Clean measures

Kathmandu's growing air pollution forces authorities to enforce strict regulations

Published: Monday 15 November 1999

it is a constant battle for fresh air for the residents of Kathmandu, the capital of Nepal. Everyday Nepal Radio airs a bulletin that declares the air quality of the city, which, most of the time, is critical. "After listening to the bulletin, I realised that air pollution is the real cause for my chronic respiratory disease," says Jagdis Bahadur Chettri, a shopkeeper on the busy King's Way.

The reason for Kathmandu's polluted air is the high quantity of dust, vehicular emissions and emissions from the lone cement factory. "The valley's air has 1000 to 5000 micrograms of dust per cubic metre of air in 24 hours, when the permissible limit is only 170 microgrammes," says Toran Sharma, managing director of Nepal Environmental and Scientific Services which monitors air quality in Kathmandu.

This has prompted the authorities to take the problem seriously. With Danish assistance, the ministry of population and environment ( mope ) has charted out an ambitious plan to curb vehicular pollution in Kathmandu which is host to 130,000 vehicles of Nepal's 200,000 total vehicles. It has already banned the polluting India-manufactured Vikram three-wheelers. Though registration was stopped in 1992, there were still 650 of them plying in the city. Vikram operators have been offered 99 per cent custom reduction on the import of battery-driven micro-buses to replace the Vikrams. Also, all heavy vehicles and other diesel vehicles have been barred from the city's ring road during the day. Besides, there is a ban on the registration of two-stroke motorcycles whose phase-out is on the anvil. Says Bhakta Bahadur Balayar, the environment minister of Nepal: "This is the beginning of the fight against pollution."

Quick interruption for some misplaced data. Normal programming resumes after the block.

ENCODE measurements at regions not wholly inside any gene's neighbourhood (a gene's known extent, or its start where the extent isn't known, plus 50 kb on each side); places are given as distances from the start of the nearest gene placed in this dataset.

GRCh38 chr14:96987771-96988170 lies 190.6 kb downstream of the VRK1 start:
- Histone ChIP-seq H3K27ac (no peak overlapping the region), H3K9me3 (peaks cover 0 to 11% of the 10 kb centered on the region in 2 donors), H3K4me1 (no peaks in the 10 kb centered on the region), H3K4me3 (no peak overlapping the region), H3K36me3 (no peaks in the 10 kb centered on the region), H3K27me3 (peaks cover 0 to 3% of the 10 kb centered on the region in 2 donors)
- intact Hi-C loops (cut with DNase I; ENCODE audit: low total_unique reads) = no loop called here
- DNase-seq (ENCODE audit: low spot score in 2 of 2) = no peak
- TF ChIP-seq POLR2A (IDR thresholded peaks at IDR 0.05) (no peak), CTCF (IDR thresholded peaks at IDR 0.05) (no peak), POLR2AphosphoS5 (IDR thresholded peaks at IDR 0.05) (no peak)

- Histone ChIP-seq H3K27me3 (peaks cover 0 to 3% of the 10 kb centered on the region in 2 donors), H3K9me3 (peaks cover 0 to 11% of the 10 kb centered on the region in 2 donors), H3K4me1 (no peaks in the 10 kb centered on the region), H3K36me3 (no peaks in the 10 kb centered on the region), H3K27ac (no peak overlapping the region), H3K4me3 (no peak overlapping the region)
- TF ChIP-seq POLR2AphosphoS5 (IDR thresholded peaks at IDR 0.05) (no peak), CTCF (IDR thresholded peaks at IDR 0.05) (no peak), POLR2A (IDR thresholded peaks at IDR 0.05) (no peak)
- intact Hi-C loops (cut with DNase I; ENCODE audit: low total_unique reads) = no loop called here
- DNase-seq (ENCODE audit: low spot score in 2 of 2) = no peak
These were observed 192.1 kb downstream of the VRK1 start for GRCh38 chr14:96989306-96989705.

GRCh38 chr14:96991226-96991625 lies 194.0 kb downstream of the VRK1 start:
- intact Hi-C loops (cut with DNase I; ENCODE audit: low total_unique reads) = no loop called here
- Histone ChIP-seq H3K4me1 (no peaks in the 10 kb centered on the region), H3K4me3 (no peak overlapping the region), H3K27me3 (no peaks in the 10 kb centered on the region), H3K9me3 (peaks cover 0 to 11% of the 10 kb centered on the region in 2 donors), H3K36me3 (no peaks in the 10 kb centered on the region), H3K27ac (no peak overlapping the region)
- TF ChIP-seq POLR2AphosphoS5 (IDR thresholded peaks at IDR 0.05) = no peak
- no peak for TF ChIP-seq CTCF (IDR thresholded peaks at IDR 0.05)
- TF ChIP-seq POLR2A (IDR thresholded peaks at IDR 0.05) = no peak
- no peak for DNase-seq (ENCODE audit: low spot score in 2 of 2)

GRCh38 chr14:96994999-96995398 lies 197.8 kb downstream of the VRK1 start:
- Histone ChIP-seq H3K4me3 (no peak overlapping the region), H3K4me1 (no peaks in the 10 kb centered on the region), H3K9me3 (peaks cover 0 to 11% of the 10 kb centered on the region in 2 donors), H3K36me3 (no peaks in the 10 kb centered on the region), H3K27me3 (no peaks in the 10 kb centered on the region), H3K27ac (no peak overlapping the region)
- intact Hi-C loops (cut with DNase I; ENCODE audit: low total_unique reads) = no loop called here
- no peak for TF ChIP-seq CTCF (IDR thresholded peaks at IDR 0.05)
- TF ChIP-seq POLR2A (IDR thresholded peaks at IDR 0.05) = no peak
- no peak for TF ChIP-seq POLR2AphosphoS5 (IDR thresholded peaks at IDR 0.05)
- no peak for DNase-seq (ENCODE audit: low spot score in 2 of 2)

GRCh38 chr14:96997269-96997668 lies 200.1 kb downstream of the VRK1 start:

In fact, Kathmandu's air pollution is caused more by the deplorable road conditions and dust in the air, than vehicular emissions. "The high quantity of dust comes from sweeping of roads and the dust raised by vehicles running on non-topped roads. Vehicular emission contributes only 10 per cent of the dust," says Sharma. "Banning vehicles will not curb pollution. There must be emphasis on better traffic management," says Deepak Gajurel, an environment journalist and an activist with the Nepal Forum of Environmental Journalists ( nfej ), a leading non-governmental organisation ( ngo) which funds the air quality monitoring of Kathmandu.

After the successful phasing-out of the Vikrams, the mope has proposed to enforce Euro- i norms from January, 2001. Says Balayar, charting out his 'mega plan' to curb pollution, "We are introducing a legislation in Parliament which will make the polluters pay for pollution."

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